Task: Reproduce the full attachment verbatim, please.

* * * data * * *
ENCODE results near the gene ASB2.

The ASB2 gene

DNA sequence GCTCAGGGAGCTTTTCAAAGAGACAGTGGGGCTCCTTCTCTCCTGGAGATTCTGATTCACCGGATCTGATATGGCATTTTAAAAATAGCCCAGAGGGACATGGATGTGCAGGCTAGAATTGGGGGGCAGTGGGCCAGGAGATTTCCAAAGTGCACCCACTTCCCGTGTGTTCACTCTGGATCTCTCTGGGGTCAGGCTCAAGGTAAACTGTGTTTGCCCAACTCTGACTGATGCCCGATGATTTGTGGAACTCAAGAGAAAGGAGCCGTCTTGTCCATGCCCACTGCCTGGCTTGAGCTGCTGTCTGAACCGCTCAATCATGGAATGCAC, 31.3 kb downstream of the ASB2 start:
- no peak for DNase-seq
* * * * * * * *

ENCODE results near the gene ASB2.

The ASB2 gene

DNA sequence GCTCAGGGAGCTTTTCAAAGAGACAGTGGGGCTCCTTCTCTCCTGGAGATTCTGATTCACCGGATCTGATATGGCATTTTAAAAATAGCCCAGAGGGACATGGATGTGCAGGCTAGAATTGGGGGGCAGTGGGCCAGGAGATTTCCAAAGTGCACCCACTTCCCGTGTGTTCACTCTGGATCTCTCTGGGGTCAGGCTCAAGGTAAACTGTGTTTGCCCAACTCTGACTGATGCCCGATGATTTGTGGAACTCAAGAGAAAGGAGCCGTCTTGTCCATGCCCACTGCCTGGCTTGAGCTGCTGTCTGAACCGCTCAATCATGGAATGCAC, 31.3 kb downstream of the ASB2 start:
- no peak for DNase-seq